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My baby is almost one, but she's been walking since 8/9 months and acts older than she is. Very independent and wants to do everything herself. Behavior I didn't see in my oldest until she was almost two. Anyways she is always hitting, pinching, pulling hair, etc. She has done this since she was really young 2/3 months old. It was relaxing for her to rip my hair out while she fell asleep.<br><br>
But now she is getting older and laughs when it causes her older sister (3) to scream. (Luckily the three year old doesn't retaliate by hitting or pushing too often). I constantly try to redirect, tell her to be gentle and I take her hand to pat gently, or let her give me high fives. I demonstrate the difference between rough and gentle. But she is constantly going after her sister. I pick her up and move her to another room, try distract her, and she runs back to the other room to smack her sister in the head or pull her hair. She loves to hear her sister scream. She also takes her toys and runs off with them laughing in glee. Sometimes I try to turn this into a game where we chase her since that is what she enjoys, but my older daughter can only handle so much, and only enjoys the game if I pick her up while we chase the younger (tiring for me). She is very focused on what she wants and it is very hard to distract her.<br><br>
Anyone have any other hints or ideas to make annoying her sister less fun? I just feel really hopeless because she is so young and that it will be a while before she is mature enough to understand why what she is doing is wrong.
 

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i have NO clue because this is our dynamic as well. <img alt="" class="inlineimg" src="http://www.mothering.com/discussions/images/smilies/winky.gif" style="border:0px solid;" title="Wink"> my ds is constantly pinching/scratching/biting/hitting/throwing things at his sister. im constantly trying to get him to be gentle but sheeeesh its a lot of work. my dd doesnt often fight back either, just screams <img alt="" class="inlineimg" src="/img/vbsmilies/smilies/eyesroll.gif" style="border:0px solid;" title="roll"> she was an early walker but very much laid back easy going baby/toddler. i'll be watching this thread <img alt="" class="inlineimg" src="http://www.mothering.com/discussions/images/smilies/orngtongue.gif" style="border:0px solid;" title="Stick Out Tongue"><br><br>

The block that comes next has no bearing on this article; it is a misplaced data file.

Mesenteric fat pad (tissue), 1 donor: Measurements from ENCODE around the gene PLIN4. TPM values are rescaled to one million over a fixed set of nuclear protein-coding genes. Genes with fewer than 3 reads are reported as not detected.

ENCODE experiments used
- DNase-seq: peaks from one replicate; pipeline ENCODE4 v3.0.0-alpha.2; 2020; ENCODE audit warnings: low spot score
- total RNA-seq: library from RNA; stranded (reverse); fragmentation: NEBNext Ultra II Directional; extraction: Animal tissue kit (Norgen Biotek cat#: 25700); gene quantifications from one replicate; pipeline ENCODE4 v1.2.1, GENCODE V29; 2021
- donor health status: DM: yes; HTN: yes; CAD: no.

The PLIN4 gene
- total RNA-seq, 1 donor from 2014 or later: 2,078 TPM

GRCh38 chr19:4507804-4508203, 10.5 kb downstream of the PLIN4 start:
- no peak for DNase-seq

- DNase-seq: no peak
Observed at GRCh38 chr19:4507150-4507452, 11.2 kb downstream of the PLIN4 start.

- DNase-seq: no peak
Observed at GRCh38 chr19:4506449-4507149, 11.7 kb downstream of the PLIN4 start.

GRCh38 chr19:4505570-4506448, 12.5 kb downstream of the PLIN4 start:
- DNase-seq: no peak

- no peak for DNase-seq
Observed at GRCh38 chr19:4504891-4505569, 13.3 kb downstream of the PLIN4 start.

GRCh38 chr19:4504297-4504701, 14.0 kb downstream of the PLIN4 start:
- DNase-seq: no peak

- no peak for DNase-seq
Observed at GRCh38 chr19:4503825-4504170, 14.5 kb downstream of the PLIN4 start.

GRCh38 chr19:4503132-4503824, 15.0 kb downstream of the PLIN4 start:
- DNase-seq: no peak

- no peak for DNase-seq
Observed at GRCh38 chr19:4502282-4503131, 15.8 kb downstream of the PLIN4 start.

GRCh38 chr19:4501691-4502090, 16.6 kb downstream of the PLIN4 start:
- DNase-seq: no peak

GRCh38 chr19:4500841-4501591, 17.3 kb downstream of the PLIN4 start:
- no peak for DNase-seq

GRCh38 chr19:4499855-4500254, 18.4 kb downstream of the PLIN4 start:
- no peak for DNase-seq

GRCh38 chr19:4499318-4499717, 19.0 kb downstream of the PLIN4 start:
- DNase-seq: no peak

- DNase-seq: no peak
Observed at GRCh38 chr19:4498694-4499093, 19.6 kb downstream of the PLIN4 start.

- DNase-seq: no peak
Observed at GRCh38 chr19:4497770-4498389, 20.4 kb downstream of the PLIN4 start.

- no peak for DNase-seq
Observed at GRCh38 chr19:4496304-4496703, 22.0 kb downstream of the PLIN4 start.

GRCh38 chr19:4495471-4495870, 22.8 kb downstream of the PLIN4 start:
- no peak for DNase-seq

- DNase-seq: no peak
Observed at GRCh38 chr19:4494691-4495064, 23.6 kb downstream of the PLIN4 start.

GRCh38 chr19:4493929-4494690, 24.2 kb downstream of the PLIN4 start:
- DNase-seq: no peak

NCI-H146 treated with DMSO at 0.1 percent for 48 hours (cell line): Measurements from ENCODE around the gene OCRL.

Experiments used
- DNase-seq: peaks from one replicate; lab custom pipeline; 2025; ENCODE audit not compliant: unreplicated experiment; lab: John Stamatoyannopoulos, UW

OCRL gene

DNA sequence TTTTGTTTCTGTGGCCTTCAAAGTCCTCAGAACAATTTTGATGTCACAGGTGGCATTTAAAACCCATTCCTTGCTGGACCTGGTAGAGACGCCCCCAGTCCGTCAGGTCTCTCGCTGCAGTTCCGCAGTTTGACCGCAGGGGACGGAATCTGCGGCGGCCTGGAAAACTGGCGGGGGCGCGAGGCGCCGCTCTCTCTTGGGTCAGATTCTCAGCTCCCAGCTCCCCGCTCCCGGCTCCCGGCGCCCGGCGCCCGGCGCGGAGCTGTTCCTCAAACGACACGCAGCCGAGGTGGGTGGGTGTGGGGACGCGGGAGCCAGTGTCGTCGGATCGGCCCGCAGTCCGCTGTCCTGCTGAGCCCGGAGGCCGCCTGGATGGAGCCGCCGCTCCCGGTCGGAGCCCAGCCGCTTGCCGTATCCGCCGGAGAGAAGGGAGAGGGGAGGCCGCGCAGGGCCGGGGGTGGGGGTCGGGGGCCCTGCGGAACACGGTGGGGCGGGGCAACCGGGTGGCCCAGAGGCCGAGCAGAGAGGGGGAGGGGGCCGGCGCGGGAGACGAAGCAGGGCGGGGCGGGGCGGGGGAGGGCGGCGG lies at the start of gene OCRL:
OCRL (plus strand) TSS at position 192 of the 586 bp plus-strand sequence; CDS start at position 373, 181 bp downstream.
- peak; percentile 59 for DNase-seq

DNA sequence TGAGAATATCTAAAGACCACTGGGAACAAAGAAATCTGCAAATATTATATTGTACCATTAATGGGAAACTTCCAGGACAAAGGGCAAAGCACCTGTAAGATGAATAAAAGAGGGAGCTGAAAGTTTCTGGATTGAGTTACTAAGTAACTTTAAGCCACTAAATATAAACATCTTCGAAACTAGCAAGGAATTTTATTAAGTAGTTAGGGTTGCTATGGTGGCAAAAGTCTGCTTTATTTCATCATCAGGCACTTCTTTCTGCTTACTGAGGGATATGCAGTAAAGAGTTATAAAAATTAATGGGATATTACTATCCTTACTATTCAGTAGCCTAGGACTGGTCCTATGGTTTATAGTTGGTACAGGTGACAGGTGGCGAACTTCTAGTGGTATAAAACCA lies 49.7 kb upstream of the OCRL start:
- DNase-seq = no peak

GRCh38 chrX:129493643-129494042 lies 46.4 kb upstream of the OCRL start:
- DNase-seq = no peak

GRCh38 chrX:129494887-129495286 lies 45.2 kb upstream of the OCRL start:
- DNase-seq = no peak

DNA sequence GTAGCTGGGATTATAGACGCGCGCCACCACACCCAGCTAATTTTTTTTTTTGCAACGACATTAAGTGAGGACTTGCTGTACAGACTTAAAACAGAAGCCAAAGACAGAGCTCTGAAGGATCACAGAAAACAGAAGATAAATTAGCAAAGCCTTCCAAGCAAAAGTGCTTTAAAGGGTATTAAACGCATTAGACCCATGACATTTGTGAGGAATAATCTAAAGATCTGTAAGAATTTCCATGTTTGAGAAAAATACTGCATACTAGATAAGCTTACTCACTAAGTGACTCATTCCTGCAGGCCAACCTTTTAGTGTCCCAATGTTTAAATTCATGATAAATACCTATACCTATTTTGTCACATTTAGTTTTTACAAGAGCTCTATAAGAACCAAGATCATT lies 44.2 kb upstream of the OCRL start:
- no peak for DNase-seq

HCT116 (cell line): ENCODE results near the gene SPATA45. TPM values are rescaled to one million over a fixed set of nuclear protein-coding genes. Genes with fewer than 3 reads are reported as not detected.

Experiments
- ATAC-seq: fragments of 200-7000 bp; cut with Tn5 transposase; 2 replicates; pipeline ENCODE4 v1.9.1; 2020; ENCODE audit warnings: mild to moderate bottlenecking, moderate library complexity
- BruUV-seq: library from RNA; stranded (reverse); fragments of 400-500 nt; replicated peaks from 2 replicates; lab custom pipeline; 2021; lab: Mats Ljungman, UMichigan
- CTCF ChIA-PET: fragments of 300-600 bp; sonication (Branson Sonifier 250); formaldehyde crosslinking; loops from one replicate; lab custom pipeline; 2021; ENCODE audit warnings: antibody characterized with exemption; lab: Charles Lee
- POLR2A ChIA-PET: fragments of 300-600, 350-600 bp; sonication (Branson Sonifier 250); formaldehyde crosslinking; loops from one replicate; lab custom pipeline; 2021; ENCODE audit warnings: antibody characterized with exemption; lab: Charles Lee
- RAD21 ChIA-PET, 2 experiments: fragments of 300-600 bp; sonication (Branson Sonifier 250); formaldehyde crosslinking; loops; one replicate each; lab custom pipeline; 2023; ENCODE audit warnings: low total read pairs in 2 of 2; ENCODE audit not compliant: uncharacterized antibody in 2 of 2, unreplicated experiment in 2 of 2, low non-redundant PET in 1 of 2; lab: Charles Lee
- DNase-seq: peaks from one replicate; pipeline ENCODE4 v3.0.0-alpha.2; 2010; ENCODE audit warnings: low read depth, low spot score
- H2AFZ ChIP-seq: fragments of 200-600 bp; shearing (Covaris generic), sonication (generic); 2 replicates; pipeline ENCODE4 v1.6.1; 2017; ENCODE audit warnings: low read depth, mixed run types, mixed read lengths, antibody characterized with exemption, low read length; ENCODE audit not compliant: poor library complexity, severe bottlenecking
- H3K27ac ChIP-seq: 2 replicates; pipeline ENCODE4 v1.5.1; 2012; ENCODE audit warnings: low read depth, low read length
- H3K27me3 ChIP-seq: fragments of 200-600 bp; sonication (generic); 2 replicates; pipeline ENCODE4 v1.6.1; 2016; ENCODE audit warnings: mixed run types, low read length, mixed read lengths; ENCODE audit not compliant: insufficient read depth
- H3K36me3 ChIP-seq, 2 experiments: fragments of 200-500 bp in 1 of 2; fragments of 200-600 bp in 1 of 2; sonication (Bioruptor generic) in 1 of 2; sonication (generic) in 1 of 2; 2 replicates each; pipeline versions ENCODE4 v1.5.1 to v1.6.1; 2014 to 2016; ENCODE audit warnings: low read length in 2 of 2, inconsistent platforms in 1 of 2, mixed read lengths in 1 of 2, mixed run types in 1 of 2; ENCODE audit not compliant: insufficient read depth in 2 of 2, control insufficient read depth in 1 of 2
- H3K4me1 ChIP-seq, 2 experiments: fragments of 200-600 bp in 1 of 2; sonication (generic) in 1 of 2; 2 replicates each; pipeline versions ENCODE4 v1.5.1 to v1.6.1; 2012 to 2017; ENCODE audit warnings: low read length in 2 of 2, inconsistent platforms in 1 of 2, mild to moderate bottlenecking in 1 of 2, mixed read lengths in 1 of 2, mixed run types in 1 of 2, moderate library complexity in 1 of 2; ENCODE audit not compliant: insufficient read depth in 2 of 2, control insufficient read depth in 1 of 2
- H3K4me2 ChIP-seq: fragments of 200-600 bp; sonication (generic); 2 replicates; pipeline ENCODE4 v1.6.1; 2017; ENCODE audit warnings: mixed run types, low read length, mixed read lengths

oh and its been this way since he started crawling. he does follow her around and looks at her so lovingly he is just SO rough <img alt="" class="inlineimg" src="http://www.mothering.com/discussions/images/smilies/redface.gif" style="border:0px solid;" title="Embarrassment"> (very close in age to yours 4/07 & 6/09). i just constantly try and tell/show him how to be gentle and use his words. and i make sure and explain to her that he is still learning how to be gentle and she is understanding most of the time. its hard because he is still a baby and he has just now started to connect things ie- if i run at her screaming and flailing my arms and hitting she will probably give me the toy i want. he just loves taking the blanket off of her while she is watching a movie/reading books. he does the steal the toy and run off thing too <img alt="" class="inlineimg" src="http://www.mothering.com/discussions/images/smilies/lol.gif" style="border:0px solid;" title="lol"><br><br>